But first, I want to tell you my story: When I first got on LinkedIn back in the early 2000’s, I set up my profile and began making connections, and then… I waited for something to happen. After about six months went by and nothing really changed, I began wondering why LinkedIn wasn’t working. Given that I didn’t know much about using LinkedIn, I then decided to research it further by taking live and online classes on social media marketing. With that knowledge, I then started applying what I had learned to my own business as a content, marketing and public relations writer and author.

Those lessons paid off because it got me to invest time in setting up my own professional profile and then creating a strategy for connecting with others and initiating my own PR and marketing efforts using LinkedIn. Here’s what I learned – maybe it can help you too.

  1. A professional LinkedIn profile is of utmost importance. If your profile is incomplete, not written to engage or impress the reader or doesn’t highlight your experience, hire someone to write it for you. This is the very beginning of your journey into LinkedIn and every eye is going to be focused on your profile.
  2. Connect with anyone who you know from business, past and present.  This should include any organizations that you have been affiliated with, any charities that you serve, and people who you meet at networking events.
  3.  Communicate with others:  Those who you accept as connections are now part of your Circle of Influence. Think of them that way and value the connections that they may have for generating business in both directions. Start by looking at who they are connected with and seeing if you have any common connections. After you connect, write them a short response thanking them for connecting and asking them to stay in touch if you can help them in any way.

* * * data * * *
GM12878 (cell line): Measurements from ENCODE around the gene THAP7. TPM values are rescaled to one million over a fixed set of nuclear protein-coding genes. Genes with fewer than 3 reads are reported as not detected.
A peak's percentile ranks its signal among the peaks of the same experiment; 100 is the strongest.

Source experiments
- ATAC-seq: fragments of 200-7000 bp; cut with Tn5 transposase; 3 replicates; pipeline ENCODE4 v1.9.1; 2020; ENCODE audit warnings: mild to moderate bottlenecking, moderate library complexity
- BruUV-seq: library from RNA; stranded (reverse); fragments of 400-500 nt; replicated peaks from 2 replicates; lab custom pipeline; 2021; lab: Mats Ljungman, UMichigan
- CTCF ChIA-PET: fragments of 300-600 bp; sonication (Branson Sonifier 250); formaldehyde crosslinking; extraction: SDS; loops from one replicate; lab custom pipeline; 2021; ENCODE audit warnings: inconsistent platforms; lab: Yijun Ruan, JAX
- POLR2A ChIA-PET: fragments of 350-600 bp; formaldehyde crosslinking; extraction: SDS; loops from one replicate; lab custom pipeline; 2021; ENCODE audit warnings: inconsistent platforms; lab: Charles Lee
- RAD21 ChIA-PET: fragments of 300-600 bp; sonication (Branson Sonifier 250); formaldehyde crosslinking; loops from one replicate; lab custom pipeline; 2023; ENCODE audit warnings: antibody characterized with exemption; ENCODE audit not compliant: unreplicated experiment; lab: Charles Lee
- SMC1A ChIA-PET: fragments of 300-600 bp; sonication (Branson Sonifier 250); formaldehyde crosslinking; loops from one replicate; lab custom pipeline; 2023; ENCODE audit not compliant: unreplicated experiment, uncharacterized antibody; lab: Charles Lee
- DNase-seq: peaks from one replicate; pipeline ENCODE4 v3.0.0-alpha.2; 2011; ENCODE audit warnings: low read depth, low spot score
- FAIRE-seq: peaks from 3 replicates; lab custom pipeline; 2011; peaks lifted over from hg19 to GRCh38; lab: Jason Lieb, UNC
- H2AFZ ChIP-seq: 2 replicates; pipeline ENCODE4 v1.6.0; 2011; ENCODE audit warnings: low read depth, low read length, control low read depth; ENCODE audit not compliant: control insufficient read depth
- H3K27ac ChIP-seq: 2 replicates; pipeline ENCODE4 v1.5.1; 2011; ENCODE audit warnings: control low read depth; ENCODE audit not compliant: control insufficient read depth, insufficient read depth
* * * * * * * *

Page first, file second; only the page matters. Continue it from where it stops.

4. Post weekly:  On LinkedIn, you can post ‘updates’ or ‘posts.” Posts are the same thing as blogs – LinkedIn offers you a free blog site to write and share your content. Once you post your blog, wait a few days then post it again as an update. The update section is great for sharing news about your business or your industry. You can also share stories that others in your company have written to strengthen your overall company marketing campaign.
  5. Be a part of the virtual community.  There are those people who sit on the sidelines and those who are out ‘front and center.’ Be one of those people who are front and center. By engaging with others, even to share short items of interest, you will be getting your name and your company ‘out there’ for others to see and remember.  Keep in mind that repetition is the main component in any marketing campaign. Be present for your LinkedIn connections and serve them as a resource – even if it’s as a ‘free resource’ right now. In time, that may change.

 

For help with setting up a professional LinkedIn profile, writing content for your company blogs, or generating press releases to showcase your accomplishments, please visit: www.writerpatkramer.com or email: pat@writerpatkramer.com.